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Welcome for Justice Norah Hartnett - Family Court of Australia

Welcome for Justice Norah Hartnett - Family Court of Australia

By LIV Media

Courts 

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LIV president Stuart Webb welcomed her Honour Justice Norah Hartnett to the Family Court of Australia.

May it please the court.

I appear on behalf of the Law Institute of Victoria and the solicitors of this state to welcome Your Honour Justice Norah Hartnett to the Family Court of Australia.

We acknowledge the traditional owners of the land on which we gather and pay our respects to their Elders - past and present - and to any Elders with us today.

Your Honour’s start in the law was the uncommon case of a city girl moving to the country. You effortlessly engaged the honourable tradition of participating in and contributing to provincial life and was embraced in return.   

Articled in 1979 to the late Geoffrey Torney at Byrne Jones & Torney in Ballarat, your career has reflected his legal acumen, integrity and humility.

Then at Ford & Co in Melbourne from 1981, the firm’s senior family law practitioner Judith Lord closely guided you and Louise Jenkins – now a partner at Allens. She often took you both to the Family Court and conferences with counsel while Ms Jenkins remembers Your Honour quickly becoming part of the firm’s fabric.

Your wonderful sense of humour and ebullient personality enjoyed then endures today.  Such geniality was sorely needed on your appointment as a founding member to the Federal Magistrates Service in June 2000. A forerunner to the Federal Circuit Court, its first annual report noted that it had not yet been determined precisely how it would even go about its task.

They were, indeed, heady but often hard days. There was also some criticism, including disquiet expressed by the LIV and the Law Council of Australia who envisioned the court’s establishment could create confusion, duplication and extra costs to litigants.

But at your welcome in December 2000, LIV immediate past President Michael Gawler withdrew the imputations and admitted we had been wrong. No misgivings had been expressed about the quality of the initial appointments, a truth endorsed by Adele Byrne, the court’s first Registrar and its present Deputy Principal Registrar.    

Ms Byrne, a solicitor with you in Ballarat, knew the court needed a proactive figure like Your Honour who wanted to make a difference, had the courage to do so and was undaunted by the challenges.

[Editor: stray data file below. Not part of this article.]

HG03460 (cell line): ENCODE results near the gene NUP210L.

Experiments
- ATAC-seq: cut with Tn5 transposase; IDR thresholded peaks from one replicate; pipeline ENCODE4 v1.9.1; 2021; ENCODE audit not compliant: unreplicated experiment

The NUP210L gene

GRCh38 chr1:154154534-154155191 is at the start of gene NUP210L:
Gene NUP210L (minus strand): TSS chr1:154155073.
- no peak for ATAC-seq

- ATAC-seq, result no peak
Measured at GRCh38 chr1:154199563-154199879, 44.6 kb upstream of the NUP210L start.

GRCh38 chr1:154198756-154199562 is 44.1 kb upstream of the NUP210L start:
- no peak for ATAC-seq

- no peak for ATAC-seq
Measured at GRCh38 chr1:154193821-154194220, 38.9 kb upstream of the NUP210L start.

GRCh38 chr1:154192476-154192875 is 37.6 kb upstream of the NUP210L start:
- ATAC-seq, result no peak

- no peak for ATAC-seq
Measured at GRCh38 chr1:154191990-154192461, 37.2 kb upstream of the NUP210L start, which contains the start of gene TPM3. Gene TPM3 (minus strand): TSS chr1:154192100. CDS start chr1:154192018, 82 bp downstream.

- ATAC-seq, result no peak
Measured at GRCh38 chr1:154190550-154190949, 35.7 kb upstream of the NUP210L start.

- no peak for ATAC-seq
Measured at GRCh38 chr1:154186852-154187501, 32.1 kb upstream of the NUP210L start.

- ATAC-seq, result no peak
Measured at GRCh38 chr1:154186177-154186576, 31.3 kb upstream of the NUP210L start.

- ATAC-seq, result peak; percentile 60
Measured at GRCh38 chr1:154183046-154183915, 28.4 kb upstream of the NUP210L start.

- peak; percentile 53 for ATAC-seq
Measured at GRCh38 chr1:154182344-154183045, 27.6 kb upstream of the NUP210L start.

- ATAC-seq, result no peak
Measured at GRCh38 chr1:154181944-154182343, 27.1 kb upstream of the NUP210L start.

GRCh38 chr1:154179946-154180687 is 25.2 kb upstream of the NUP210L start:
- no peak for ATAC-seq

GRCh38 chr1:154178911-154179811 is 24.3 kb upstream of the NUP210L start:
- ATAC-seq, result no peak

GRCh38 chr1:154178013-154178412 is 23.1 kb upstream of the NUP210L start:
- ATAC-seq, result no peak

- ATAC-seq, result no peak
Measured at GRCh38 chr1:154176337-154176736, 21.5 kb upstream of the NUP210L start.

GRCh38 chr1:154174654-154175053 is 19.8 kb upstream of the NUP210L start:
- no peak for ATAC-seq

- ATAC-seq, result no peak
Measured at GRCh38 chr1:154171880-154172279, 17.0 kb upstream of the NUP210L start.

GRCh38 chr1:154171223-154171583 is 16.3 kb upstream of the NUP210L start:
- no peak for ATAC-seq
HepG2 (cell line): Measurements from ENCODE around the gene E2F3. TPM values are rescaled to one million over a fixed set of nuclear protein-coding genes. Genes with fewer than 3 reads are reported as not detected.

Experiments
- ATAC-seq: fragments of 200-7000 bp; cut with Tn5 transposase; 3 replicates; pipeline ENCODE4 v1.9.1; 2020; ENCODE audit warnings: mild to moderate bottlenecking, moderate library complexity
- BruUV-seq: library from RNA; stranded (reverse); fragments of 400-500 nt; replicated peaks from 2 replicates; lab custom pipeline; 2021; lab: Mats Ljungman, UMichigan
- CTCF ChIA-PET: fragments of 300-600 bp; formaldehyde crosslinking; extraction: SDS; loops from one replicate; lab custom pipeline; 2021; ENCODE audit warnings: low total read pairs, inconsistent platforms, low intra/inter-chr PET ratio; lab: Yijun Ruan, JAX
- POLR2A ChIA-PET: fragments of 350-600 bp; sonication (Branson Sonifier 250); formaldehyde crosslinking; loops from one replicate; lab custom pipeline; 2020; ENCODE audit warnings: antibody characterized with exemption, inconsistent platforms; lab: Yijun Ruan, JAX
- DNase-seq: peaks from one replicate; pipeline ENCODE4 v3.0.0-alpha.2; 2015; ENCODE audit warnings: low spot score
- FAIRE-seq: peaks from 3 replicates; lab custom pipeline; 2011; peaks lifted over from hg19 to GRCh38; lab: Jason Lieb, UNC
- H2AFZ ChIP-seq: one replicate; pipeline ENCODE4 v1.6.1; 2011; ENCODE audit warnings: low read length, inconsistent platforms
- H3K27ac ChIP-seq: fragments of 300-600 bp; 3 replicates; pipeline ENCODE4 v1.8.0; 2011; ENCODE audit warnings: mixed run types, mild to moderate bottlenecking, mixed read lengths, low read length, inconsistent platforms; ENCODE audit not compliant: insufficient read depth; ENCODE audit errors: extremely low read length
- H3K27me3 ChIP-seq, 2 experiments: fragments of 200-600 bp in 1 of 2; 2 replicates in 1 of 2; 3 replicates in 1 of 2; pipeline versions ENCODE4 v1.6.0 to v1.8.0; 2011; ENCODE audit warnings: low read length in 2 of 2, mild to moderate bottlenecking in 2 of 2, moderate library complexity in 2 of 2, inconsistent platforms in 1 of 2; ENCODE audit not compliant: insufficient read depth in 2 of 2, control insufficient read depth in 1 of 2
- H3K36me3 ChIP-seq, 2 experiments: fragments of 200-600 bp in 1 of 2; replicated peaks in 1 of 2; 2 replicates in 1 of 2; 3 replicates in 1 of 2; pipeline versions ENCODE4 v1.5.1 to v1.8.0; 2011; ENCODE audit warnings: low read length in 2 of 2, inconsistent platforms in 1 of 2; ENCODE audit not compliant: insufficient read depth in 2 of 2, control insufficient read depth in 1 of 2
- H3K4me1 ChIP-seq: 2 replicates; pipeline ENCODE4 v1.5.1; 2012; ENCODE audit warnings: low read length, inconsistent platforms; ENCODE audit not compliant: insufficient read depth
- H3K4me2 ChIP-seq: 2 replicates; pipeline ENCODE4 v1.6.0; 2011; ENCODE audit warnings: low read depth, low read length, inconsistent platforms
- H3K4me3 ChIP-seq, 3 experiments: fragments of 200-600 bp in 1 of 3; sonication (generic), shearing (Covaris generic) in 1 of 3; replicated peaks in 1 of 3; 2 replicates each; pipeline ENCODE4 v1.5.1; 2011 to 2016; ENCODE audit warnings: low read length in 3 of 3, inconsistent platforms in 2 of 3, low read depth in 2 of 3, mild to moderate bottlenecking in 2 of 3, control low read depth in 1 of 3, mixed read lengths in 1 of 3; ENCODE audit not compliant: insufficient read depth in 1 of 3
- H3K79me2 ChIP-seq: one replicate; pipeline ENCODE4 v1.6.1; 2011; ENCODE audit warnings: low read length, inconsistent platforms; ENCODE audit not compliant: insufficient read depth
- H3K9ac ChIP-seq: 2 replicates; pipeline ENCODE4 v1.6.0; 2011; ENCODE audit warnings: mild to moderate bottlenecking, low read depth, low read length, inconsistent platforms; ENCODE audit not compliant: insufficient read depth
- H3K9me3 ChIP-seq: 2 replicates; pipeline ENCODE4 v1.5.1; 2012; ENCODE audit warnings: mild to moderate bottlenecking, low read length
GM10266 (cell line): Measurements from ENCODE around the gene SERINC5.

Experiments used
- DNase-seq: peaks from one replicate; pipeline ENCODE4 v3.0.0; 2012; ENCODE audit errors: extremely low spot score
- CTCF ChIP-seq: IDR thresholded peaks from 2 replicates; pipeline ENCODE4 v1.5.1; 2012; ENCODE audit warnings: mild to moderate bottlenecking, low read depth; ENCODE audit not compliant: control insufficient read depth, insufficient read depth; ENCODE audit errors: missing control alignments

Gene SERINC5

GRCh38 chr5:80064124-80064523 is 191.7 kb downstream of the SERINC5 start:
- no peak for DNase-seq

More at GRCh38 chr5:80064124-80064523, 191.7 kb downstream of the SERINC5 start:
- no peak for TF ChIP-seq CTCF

There was also no acceptance of time wasting or such nonsense. In almost two decades on the bench, Your Honour has led by example, maintained a cracking pace and never flagged ... a Force 10 to be reckoned with and relied on.

In my time as manager of the migration law practice at Victoria Legal Aid, which brought us before Your Honour on many occasions, Your Honour’s decisions were well received as comprehensive and fair examinations of legal arguments before you, whichever way it fell.

Hailey Trudgen, now a solicitor at Kenna Teasdale who was Your Honour’s associate for five years, recalls your mentoring of colleagues and generosity for multitudes of law and work experience students.

Your unpretentious nature was encapsulated in insisting not to be called “judge” and also door-knocking yourself into court - and your unfussed manner in the face of some unpleasant courtroom litigants was as consistent as your kindness to staff.

Bonnie Chipp describes the chambers she joined after Ms Trudgen as fast-paced, vibrant and extremely productive – last year Your Honour delivered more than 100 timely judgements.

It was not uncommon, she says, for you to accept additional work under already heavy loads to assist the court or colleagues. If there was ever a request or a task needed doing the answer was always yes.

Your Honour’s present associate Karina Shnayder simply reckons she has the best boss … a composed, decisive and a tireless leader and supporter.

The LIV - and many other bodies – has long benefitted from Your Honour’s extensive external involvements at conferences or in presentations, from Torquay to Tanzania and Brisbane to Beijing.

Apart from absolute devotion to family, Your Honour’s other outside activities are notable for examples of determination and achievement.

Once bet $50 by barristerial colleagues that you could not complete a marathon, Your Honour entered the Frankston to Melbourne event. Your ever-supportive but also slightly sceptical husband Rick Horsley was stationed at the half-way point in Mordialloc with a support car. Passing steadily by, you dismissed his thoughtful offer of a ride home with “ … Bugger off – I’m finishing this”.

And you did, of course, although Rick jokes that by the time you reached the finish line it had been dismantled.

Swimming remains a passion. On circuit it’s said you have sometimes appeared after lunch with hair still damp from doing laps. One proud success was competing in the open water event at Cadaques (pronounced Card-a-Kiss) on the Spanish Mediterranean coast.

We understand Your Honour finished somewhere between those awarded trophies for the fastest and others as the wildest partygoers.

This appointment – somewhat overdue, it’s respectfully been observed – enhances the Family Court and secures for the community and the profession a judge of the highest quality.

May it please the court.  

LIV president Stuart Webb
 

 


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